The heavy element content (‘metallicity’) of the Universe is a record of the total star formation history. Gas-phase metallicity in galaxies, as well as its evolution with time, is of particular interest as a tracer of accretion and outflow processes. However, metallicities from the widely used electron temperature (Te) method are typically approximately two times lower than the values based on the recombination line method. This ‘abundance discrepancy factor’ is well known and is commonly ascribed to bias due to temperature fluctuations. We present a measurement of oxygen abundance in the nearby (3.4-Mpc) system, Markarian 71, using a combination of optical and far-infrared emission lines to measure and correct for temperature fluctuation effects. Our far-infrared result is inconsistent (>2σ significance) with the metallicity from recombination lines and, instead, indicates little to no bias in the standard Te method, ruling out the long-standing hypothesis that the abundance discrepancy factor is explained by temperature fluctuations for this object. Our results provide a framework to accurately measure metallicity across cosmic history, including with recent data reaching within the first billion years, with the James Webb Space Telescope and the Atacama Large Millimeter Array.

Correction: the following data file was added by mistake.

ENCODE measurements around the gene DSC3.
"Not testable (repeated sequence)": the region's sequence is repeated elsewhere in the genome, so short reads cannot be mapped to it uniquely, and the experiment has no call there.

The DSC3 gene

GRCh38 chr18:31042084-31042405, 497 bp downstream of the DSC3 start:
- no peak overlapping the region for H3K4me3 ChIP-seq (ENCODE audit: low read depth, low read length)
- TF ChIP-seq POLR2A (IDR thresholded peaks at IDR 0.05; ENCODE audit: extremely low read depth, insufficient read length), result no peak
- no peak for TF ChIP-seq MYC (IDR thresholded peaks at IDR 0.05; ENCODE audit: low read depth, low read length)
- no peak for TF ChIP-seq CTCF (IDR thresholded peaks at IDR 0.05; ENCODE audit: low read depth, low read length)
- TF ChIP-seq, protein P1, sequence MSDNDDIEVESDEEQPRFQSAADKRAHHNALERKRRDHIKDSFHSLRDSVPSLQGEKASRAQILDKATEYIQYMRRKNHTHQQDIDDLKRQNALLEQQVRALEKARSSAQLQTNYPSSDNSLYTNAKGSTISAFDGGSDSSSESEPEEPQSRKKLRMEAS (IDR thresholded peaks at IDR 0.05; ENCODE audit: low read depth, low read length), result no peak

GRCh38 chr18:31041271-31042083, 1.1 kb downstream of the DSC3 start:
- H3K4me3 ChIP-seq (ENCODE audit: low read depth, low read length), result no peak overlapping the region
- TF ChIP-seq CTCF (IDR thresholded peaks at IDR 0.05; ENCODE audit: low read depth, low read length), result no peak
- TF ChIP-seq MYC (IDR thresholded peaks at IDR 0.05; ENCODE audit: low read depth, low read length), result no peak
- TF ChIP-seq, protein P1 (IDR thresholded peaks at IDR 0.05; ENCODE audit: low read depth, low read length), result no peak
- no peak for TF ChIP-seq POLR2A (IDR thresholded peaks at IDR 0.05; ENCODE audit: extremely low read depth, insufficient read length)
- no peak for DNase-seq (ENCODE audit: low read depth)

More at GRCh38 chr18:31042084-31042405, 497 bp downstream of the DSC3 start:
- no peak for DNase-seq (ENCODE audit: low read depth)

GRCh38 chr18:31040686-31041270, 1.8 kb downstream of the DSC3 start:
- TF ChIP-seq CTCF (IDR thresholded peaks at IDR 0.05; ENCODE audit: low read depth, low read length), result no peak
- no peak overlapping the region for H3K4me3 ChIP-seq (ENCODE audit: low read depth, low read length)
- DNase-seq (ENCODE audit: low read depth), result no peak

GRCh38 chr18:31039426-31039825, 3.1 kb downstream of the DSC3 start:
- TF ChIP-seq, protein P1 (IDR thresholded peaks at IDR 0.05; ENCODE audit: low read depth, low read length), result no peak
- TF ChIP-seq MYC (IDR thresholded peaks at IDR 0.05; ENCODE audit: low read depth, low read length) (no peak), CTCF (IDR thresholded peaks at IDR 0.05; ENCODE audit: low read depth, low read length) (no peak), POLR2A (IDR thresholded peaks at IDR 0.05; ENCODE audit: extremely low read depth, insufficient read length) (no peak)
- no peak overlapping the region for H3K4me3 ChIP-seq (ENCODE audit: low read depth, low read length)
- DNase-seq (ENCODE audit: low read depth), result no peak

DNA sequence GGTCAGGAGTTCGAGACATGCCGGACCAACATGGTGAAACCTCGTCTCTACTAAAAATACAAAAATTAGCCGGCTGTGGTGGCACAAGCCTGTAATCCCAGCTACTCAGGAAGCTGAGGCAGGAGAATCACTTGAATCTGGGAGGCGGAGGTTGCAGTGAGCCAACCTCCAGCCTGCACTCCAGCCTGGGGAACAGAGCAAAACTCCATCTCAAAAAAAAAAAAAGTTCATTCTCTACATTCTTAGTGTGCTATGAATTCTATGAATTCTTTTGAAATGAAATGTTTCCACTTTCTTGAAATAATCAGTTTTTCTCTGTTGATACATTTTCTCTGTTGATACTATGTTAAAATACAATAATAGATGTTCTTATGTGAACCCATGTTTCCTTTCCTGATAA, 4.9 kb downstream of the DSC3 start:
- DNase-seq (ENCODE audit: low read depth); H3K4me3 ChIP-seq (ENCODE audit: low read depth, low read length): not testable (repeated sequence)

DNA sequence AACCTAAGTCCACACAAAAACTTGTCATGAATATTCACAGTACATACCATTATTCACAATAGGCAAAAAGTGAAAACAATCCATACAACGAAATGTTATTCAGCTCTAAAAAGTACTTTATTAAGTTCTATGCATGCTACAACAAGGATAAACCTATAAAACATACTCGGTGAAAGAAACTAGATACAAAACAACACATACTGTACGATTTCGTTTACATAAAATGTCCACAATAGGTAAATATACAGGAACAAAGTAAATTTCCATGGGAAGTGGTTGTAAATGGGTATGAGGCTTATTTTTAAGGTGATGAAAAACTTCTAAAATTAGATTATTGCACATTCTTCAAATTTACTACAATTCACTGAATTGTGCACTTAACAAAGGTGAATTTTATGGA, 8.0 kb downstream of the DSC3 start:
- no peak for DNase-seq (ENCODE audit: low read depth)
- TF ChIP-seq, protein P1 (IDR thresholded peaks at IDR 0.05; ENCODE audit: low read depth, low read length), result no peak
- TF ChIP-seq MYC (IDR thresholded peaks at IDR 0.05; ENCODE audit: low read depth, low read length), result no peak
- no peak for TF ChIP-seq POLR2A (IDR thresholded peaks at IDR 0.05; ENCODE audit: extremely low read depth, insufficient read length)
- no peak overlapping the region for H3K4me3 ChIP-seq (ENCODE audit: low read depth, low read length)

ASJC Scopus subject areas
- Astronomy and Astrophysics